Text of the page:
VSNL ensured porn still loaded one byte at a time and VCDs were all the rage. Hulk Hogan was perpetually rank one on all the ‘Trump Cards’ and Cameron Diaz from The Mask was in every puberty-hitting youngters’ dreams. The only operating system we knew of was Windows 98.

 

Anyone with a printer was treated with respect and the World Book Encyclopedia was the only source of information for projects. Hero Pen was the original Chinese nib was still preferred over the brash new ‘Pilot’ pen.

 

Azharuddin was still our captain and Jadeja and Robin Singh were our pinch hitters. Venkatesh Prasad was the only one with the balls to mess with the Pakis and we still lost all the test matches.

 

And I definitely cannot miss out wearing a ‘colour’ dress to school on your birthday and distributing Eclairs to everyone.

 

I could go on and on. but I guess you get the drift.

 

As I cleaned my room, I ran into my long forgotten collection of Tinkle. Gosh, how I used to love those comics.

 

I guess some of us might hate to admit it now but everyone of us have read a Tinkle at some point or the other in our childhood. Even though it would be really un-cool to talk about ‘Suppandi’ now, he was the coolest character we knew in junior school. Before there was cartoon network, before Swat Cats took over, there was Uncle Scrooge on Doordarshan and there was Tinkle.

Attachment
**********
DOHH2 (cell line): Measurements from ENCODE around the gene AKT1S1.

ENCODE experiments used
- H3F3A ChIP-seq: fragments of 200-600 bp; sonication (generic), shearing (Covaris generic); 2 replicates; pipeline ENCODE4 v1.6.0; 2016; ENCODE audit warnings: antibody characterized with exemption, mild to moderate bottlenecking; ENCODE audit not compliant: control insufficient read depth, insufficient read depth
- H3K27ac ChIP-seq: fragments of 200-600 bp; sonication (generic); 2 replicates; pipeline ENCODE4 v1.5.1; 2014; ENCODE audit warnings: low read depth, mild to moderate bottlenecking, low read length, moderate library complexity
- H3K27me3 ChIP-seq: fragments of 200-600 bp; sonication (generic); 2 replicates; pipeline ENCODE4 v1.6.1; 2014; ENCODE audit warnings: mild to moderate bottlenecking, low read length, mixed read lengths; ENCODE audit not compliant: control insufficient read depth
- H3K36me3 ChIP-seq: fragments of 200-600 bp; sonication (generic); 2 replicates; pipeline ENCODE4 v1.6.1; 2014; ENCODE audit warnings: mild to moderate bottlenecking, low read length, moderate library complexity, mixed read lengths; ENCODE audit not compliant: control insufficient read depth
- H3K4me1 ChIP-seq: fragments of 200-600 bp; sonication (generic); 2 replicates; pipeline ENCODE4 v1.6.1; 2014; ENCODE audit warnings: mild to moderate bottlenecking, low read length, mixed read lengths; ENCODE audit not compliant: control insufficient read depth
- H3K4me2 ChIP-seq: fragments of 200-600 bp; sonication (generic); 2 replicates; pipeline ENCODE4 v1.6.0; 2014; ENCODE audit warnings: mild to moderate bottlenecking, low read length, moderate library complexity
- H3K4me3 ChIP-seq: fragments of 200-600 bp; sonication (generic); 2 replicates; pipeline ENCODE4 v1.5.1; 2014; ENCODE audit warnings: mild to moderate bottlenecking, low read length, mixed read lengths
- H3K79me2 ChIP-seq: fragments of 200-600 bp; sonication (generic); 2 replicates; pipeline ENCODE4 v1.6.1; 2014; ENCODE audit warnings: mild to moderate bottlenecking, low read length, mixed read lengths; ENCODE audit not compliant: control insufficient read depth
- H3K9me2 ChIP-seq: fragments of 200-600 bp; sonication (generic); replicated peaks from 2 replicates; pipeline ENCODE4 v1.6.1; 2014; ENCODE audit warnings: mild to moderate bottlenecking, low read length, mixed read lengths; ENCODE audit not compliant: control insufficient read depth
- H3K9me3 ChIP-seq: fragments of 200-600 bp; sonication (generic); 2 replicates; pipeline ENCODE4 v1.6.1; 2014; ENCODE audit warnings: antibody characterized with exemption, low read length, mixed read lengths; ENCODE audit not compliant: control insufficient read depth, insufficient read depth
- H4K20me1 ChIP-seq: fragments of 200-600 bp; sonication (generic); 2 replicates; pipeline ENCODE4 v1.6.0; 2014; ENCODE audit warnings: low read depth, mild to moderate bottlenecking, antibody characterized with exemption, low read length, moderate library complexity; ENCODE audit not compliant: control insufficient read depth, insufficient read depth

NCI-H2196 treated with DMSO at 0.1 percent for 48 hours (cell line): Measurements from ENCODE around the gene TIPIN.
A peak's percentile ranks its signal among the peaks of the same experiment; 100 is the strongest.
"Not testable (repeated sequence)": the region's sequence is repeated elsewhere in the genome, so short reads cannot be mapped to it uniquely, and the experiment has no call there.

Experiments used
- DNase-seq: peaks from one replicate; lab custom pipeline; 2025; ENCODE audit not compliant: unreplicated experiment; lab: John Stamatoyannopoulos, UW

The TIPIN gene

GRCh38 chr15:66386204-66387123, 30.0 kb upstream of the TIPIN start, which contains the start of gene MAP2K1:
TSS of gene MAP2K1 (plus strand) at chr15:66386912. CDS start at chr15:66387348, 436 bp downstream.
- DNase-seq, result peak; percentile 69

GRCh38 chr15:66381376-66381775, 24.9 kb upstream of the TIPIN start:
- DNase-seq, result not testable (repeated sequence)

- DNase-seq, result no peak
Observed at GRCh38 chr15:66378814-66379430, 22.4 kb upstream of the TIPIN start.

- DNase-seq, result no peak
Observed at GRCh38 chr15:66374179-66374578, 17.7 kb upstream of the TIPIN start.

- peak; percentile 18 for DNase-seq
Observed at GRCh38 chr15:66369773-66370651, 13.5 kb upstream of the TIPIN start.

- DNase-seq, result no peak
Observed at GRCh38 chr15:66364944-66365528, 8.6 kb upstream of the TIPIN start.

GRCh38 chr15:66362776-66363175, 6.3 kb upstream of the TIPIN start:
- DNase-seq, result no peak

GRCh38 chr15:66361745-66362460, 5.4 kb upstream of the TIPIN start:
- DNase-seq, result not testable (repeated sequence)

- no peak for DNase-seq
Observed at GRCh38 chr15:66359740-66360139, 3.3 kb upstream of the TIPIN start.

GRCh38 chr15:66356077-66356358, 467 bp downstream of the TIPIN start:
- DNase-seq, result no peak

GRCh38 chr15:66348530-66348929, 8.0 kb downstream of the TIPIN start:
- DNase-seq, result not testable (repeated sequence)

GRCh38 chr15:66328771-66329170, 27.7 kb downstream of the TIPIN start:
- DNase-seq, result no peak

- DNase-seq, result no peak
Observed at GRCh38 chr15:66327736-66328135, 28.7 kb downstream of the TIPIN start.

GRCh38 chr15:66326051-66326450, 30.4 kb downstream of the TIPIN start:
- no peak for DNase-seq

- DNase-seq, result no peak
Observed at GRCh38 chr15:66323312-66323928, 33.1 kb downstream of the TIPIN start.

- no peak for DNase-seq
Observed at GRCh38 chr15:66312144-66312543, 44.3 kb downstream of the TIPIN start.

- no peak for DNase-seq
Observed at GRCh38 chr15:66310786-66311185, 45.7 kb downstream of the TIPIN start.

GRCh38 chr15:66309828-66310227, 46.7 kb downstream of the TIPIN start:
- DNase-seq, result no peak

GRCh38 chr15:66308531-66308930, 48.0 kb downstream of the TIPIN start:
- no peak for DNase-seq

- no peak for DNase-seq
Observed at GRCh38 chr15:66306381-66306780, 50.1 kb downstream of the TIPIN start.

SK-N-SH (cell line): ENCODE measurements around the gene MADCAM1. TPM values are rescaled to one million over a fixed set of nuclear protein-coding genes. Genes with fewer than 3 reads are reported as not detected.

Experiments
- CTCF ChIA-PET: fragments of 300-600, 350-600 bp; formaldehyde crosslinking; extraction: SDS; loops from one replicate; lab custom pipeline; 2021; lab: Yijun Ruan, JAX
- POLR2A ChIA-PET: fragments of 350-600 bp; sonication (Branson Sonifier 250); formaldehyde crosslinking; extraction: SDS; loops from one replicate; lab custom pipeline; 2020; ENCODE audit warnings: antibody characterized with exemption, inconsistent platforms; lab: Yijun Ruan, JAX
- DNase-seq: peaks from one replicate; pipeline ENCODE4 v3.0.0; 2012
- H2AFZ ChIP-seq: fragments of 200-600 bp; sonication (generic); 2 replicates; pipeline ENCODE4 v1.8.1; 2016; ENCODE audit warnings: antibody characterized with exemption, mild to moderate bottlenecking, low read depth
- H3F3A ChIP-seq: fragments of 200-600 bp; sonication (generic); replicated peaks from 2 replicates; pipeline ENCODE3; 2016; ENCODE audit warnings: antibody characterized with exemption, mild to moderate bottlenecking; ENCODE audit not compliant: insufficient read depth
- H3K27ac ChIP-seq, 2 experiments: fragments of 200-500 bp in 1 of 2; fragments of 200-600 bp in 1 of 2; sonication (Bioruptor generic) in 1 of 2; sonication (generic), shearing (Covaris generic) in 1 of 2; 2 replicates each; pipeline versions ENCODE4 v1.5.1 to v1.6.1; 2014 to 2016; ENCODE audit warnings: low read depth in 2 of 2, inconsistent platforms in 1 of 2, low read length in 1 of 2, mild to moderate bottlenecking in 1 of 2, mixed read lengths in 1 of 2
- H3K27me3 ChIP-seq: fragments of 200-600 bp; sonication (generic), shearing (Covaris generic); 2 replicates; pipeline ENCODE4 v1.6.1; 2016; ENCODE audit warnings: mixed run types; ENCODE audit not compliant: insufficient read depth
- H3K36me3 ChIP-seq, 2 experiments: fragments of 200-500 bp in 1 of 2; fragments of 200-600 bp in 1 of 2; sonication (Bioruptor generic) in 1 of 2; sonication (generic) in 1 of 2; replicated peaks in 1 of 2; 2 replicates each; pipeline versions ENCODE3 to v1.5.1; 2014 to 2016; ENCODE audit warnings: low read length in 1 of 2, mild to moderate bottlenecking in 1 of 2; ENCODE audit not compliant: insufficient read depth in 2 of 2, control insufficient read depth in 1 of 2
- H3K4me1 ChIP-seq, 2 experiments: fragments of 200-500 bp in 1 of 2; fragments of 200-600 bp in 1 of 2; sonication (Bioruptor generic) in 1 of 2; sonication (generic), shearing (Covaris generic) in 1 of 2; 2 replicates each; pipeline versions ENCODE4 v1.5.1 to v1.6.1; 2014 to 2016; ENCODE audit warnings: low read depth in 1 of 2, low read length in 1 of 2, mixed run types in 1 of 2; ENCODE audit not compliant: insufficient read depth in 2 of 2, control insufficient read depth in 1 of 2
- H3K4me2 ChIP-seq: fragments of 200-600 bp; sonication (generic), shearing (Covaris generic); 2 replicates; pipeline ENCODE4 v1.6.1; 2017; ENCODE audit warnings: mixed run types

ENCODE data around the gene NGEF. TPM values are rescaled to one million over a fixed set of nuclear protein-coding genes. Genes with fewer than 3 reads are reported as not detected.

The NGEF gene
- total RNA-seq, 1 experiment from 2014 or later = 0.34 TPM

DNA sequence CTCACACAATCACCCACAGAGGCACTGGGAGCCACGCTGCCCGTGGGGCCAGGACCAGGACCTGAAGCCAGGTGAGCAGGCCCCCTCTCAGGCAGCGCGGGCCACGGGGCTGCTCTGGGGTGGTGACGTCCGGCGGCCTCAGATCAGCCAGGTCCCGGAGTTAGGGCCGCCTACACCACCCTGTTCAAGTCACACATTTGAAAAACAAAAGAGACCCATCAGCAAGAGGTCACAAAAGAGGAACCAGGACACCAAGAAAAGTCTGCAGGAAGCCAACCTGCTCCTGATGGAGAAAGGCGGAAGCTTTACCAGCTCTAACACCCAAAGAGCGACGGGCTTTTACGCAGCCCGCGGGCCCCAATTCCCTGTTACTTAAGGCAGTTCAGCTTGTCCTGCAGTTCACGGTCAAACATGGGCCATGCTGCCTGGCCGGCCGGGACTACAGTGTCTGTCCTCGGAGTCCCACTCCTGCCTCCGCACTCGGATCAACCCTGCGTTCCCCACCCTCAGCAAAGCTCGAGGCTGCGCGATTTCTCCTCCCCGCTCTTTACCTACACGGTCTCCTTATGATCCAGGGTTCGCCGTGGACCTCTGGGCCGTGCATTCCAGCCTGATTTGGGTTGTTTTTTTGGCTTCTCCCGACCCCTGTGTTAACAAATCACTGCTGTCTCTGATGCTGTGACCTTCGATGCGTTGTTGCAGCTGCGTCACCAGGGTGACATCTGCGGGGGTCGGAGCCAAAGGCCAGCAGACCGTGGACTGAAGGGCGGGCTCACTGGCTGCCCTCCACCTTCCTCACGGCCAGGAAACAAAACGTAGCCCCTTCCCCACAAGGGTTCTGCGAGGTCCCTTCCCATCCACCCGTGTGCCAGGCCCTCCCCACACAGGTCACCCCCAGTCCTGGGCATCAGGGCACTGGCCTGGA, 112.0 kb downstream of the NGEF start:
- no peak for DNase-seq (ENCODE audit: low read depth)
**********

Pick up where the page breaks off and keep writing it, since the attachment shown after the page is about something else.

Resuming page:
… I guess Tinkle comics have long been forgotten but they will always remain with us in our memories and will always remind us of times when things were simpler, when Bangalore was greener, when one would get up at 7a.m. on Sundays to catch Talespin on DD, when Phantom cigarettes ruled and chakra was more than just wheels. When we wouldn’t worry about deadlines, meetings, Facebook and everything else that our lives have become today. We would only worry about when the next Tinkle comic would be out. Sadly, Uncle Pai, the creator of the series passed away recently. RIP Uncle Pai and thanks for the memories. We owe you way more than one.